Back in October 2018, Apple introduced a bold new generation of the iPad Pro. Admittedly, at the time, I hadn’t paid too much attention to it. I’ve had one or two iPads before then, but had always found their size and performance to be somewhere in the awkward middle amongst my ecosystem of devices. But then the Photoshop demo hit the screen and I was hooked. Like, seriously hooked.
It wasn’t so much that Apple was touting the 3rd gen iPad’s capability to run a full version of Photoshop (which is still kind of insane if you think about it). It was that running a full version of Photoshop signaled a whole new world of possibilities that mobile devices were never capable of prior to that moment. As a photographer, my mind immediately raced towards the obvious question:
Could the iPad Pro replace my laptop in my photography workflow?
I glanced to the right at an entangled pile of power adaptors and external hard drives tethered to my laptop – a necessary evil to power my growing Lightroom catalog and years of RAW files. Geez, I certainly hope so, I prayed.
Fast forward to 2021 and you’d see me armed with a M1-powered iPad Pro (5th gen) surrounded by a beautifully orchestrated ensemble of apps and services powering a fully touch- and cloud-based photography workflow. That’s right: I took the plunge in 2018 in pursuit of a better way, and 3 years later, I don’t think I could ever go back to the now seemingly archaic process of editing on a computer.
In this tutorial, I’m going to cover what my photography workflow looks like today and what you need in order to replicate it, should you decide that it’s right for you. Remember: workflows are super personal and full of subjectivity, so take my recommendations with a grain of salt as you evaluate it for yourself!
Let’s dive in. Feel free to skip ahead as needed:
- Why is the iPad Pro better for photography?
- Devices, apps, and services I use
- My photography workflow
- Trade offs
Why is the iPad Pro better for photography?
Before I talk about my photography workflow, let me summarize why I think the iPad Pro has been beneficial and why you might enjoy it too.
Touch-based creative work
This is one of the most important reasons why I enjoy editing on the iPad Pro. Photography is a visual medium and there is an intangible joy that comes from being able to physically touch your work. As someone who grew up putting pencils to paper in order to produce creative work, editing photos through a mouse and keyboard just always felt a little disconnected to me.
Automated data management
There are things I like spending time thinking about, and then there’s data management. One of the worst parts of my old workflow was that I was constantly managing the transfer of data from one place to another. Between the SD card in my camera, the external hard drive of RAW files, the Lightroom catalog (for Lightroom Classic), and the exported images in Dropbox, data management felt like a prominent yet undeserving part of my photography workflow. In my current workflow, there’s a cleaner, more invisible (read: wireless), and likely even more secure approach to data management that lets me focus on what matters most: photography.
This is a funny one to call out seeing as how travel has been on pause lately. That said, pre-pandemic, the ability to take my photography work on the road, on planes, and to all the destinations that I miss so dearly now, was a real godsend. I could do this previously with my laptop setup, but just the thought of the hard drives, cables, and adaptors needed to just power up Lightroom made me shy away from photography work on the go more often than not. But even with travel on hold, the ability to take my iPad Pro to the living room or kitchen for a completely untethered editing session is something I can’t celebrate enough.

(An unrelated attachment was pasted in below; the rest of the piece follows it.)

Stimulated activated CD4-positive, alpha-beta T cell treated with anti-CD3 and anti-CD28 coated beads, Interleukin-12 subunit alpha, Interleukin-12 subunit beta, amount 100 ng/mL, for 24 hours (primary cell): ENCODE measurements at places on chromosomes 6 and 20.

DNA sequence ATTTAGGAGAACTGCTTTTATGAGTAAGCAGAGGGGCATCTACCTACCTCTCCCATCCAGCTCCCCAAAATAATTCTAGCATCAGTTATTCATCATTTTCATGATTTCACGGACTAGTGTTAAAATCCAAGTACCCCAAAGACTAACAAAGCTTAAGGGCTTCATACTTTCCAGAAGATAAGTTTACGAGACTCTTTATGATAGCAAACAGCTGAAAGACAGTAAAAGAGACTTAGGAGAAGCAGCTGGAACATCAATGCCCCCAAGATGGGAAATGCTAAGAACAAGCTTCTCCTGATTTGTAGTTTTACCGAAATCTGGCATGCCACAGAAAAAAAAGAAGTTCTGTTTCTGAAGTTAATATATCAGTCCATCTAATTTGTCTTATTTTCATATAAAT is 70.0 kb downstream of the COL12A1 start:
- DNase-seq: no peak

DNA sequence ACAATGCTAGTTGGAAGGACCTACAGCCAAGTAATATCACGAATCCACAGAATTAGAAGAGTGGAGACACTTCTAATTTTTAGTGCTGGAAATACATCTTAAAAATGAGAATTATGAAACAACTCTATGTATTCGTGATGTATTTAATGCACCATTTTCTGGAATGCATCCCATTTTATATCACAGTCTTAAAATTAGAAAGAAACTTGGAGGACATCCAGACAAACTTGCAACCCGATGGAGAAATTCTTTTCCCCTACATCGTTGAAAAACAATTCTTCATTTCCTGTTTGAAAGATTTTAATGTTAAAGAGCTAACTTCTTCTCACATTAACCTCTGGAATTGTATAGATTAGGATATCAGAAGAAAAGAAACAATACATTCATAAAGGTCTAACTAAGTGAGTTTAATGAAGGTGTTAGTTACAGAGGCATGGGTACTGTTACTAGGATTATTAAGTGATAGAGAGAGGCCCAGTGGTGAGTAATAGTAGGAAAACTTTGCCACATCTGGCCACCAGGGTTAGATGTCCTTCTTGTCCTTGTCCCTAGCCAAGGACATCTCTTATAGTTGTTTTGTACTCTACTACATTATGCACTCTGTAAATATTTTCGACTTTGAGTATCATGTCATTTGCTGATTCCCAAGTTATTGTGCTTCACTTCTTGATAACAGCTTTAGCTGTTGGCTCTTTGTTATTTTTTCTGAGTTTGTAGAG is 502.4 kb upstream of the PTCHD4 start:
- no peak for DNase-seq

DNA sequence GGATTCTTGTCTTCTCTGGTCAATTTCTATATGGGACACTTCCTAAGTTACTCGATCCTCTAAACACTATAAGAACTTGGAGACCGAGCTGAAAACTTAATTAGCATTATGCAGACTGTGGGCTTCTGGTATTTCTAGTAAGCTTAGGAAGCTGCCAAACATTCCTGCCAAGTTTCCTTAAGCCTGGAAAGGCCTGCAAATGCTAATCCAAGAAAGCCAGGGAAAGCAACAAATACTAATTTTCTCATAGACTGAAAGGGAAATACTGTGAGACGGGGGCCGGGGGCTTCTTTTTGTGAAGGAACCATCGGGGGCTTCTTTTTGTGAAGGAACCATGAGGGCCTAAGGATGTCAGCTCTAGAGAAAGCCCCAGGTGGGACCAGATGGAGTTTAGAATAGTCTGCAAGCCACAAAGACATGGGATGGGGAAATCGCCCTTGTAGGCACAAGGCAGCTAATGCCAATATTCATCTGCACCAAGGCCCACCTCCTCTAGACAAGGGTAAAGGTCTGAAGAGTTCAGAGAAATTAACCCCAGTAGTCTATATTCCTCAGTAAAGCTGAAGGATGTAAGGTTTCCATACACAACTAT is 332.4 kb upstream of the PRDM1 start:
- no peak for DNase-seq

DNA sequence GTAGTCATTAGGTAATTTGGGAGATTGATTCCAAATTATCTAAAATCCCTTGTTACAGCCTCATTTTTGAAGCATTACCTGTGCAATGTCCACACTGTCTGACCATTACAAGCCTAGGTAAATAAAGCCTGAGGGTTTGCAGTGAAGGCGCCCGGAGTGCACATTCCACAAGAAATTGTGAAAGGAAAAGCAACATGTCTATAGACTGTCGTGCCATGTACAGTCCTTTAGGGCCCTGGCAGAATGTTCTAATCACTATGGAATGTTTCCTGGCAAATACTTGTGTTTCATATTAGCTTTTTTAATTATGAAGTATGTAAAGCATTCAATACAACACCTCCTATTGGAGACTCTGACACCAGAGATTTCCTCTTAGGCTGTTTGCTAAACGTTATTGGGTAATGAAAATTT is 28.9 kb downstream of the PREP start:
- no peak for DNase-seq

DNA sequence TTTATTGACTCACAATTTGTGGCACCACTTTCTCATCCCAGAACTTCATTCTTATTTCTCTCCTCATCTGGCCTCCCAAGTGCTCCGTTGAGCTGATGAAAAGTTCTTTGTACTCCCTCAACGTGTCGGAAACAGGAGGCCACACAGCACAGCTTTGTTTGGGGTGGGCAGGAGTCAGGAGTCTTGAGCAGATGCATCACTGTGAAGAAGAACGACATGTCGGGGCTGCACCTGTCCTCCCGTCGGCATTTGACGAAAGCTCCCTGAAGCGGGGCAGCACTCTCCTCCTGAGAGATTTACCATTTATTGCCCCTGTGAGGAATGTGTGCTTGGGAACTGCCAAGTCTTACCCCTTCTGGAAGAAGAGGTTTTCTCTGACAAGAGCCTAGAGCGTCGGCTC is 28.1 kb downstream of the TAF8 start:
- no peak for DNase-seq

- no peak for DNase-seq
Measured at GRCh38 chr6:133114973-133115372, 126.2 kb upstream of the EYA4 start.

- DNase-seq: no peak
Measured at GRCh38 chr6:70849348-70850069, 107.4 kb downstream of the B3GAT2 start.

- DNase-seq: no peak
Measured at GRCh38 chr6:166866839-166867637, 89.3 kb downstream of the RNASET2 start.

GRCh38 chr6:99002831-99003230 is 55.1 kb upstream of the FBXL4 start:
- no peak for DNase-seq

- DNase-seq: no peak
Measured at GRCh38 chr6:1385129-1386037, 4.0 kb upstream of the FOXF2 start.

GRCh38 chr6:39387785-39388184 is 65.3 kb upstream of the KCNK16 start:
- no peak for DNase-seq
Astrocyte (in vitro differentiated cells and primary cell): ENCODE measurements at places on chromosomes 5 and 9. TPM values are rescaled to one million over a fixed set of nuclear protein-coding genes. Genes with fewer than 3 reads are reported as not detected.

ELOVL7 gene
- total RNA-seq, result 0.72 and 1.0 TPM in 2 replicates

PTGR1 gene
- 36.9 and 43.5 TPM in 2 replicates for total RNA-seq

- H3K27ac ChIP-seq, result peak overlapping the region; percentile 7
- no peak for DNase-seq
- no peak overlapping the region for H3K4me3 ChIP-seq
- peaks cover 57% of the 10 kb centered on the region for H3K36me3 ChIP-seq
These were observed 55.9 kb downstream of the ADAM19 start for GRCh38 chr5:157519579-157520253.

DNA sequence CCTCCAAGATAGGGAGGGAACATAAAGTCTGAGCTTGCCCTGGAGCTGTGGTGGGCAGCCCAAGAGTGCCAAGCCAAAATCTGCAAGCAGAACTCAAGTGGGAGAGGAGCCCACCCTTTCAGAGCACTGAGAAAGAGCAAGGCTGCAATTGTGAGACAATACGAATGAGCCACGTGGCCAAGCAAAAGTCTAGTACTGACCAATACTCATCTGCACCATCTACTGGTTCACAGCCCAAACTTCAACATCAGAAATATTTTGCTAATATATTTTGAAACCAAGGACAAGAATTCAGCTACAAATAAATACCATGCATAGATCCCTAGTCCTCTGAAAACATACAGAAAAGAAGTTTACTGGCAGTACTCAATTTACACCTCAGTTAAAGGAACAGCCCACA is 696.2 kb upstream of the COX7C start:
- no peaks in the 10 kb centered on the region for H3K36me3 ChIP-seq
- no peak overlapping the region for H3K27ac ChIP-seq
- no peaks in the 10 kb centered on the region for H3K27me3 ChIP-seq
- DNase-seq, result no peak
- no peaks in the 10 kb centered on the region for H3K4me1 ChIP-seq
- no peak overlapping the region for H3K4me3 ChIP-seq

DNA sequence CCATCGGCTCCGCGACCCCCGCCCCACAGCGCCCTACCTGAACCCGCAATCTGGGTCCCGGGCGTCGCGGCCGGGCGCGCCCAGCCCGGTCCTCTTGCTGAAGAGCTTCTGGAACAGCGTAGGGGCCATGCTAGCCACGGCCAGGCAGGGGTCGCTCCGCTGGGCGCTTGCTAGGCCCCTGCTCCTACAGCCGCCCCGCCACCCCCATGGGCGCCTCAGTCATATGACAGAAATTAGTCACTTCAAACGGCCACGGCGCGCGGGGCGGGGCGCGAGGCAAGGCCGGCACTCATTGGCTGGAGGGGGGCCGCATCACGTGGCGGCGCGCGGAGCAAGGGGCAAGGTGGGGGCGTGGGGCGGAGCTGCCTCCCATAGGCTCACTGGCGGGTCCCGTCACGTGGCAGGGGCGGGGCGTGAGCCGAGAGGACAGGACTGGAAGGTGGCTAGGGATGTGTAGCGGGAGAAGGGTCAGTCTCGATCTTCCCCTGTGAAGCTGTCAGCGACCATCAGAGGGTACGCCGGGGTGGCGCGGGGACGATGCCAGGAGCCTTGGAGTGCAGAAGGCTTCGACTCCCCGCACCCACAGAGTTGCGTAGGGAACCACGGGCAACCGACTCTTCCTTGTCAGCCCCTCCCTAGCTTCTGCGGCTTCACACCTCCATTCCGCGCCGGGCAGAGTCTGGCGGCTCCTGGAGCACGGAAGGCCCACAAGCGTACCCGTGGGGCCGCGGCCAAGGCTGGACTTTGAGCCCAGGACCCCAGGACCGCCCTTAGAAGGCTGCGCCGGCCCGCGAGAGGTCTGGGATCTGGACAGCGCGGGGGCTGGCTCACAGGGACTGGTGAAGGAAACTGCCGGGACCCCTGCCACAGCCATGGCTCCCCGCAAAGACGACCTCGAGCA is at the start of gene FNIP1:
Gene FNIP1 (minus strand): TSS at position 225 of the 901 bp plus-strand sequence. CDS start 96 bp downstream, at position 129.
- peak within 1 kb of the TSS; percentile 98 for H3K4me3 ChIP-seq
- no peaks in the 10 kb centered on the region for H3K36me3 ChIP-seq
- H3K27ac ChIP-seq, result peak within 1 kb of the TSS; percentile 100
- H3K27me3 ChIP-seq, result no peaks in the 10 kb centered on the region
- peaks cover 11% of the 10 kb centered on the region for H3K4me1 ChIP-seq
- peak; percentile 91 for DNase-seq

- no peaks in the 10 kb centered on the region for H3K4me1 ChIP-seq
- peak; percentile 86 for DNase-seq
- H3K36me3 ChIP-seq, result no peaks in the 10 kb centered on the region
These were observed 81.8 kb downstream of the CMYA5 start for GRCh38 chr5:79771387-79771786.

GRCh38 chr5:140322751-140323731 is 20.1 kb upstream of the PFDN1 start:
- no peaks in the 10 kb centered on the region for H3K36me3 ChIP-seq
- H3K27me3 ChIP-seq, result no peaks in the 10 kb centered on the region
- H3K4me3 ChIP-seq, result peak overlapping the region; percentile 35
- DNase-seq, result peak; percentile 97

I’m no screenaphile (is that a thing?), but short of Apple’s Pro Display XDR, I’ve struggled to find a better looking screen. And with the newest 12.9” iPad Pro that I’ve been using, I feel like I’m being truly spoiled with the Liquid Retina XDR display. What this practically translates into for me is a screen that gives more consistent color tones (super important especially when editing dark shots) and is easier on the eyes over several hours of work.
I’ll end this list on another benefit I've taken for granted on the iPad Pro: performance. My MacBook Pro is about 3 years old now, which is still relatively new, but already far outpaced by the releases in recent years. This makes my iPad Pro the fastest and most powerful device I have. In fact, the iPad Pro I picked up in 2018 (3rd gen) would still be the fastest device I have today. And while I haven’t had any complaints about speed with any of my previous iPad Pro's, the latest M1-powered model truly flies. Anything that launches Lightroom, loads adjustments, and renders photos faster is wonderful in my books.
Devices, apps, and services I use
Here’s a rundown of the key set of devices, apps, and services I use to power my photography workflow.
Devices (and accessories)
- Apple 12.9” iPad Pro (5th gen) – primary photo editing device
- Apple Pencil – for more precise editing (especially local adjustments)
- Apple USB-C SD Card Reader – for importing photos off an SD card
- Apple Magic Keyboard for iPad Pro – not critical, but makes typing and cursor control more efficient
- Photos app – for photo management (raw, selects, and edited photos)
- Adobe Lightroom for iPad (iOS version) – for photo editing
- iCloud – for backup and syncing across devices (in Photos app)
- Adobe Creative Cloud - for backup and syncing across devices (in Lightroom)
Ready to see how all this comes together? Read on!
My photography workflow
Here it is, in all its glory. My full end-to-end photography workflow from camera to Instagram, with the iPad Pro at the heart of it.
1. Import photos from camera
To import the photos into the iPad Pro, I use a USB-C SD card reader (it can be any card reader, I just happen to have the basic Apple one). Alternatively, with my Fujifilm X100V, I can use a USB-C cable and plug my camera directly into the iPad Pro to grab the photos. This is especially helpful if I have my camera mounted on a tripod and don’t want to take it off until I know I’ve gotten the shot I want.
Once the SD card or camera is connected, I open the Photos app and tap on the card in the sidebar (under the Devices sub-heading). I then select an album to import to and either select specific photos or just tap Import All in the top right.
Within the Photos app, I have a folder for all my RAW photos, sub-divided into years, which are then further sub-divided into albums for specific shoots. I name each album according to the date and focus of the shoot, such as 2021-05-13 Reflections Tutorial, so they’re easier to browse later.
A quick note on newer cameras and shooting JPEG+RAW
If you have a relatively new camera, the Photos app may not support your RAW file format yet (as it the case with my X100V still). The Photos app can still safely store your RAW file, but the photo thumbnail will be a grey square, which isn’t very helpful. The workaround here is to shoot in JPEG+RAW. When you do this, the Photos app will use the JPEG as the thumbnail. Photos will also intelligently “group” the JPEG and RAW files together as one photo so that you don’t have twice the number of photo files (one set for JPEG and one set for RAW).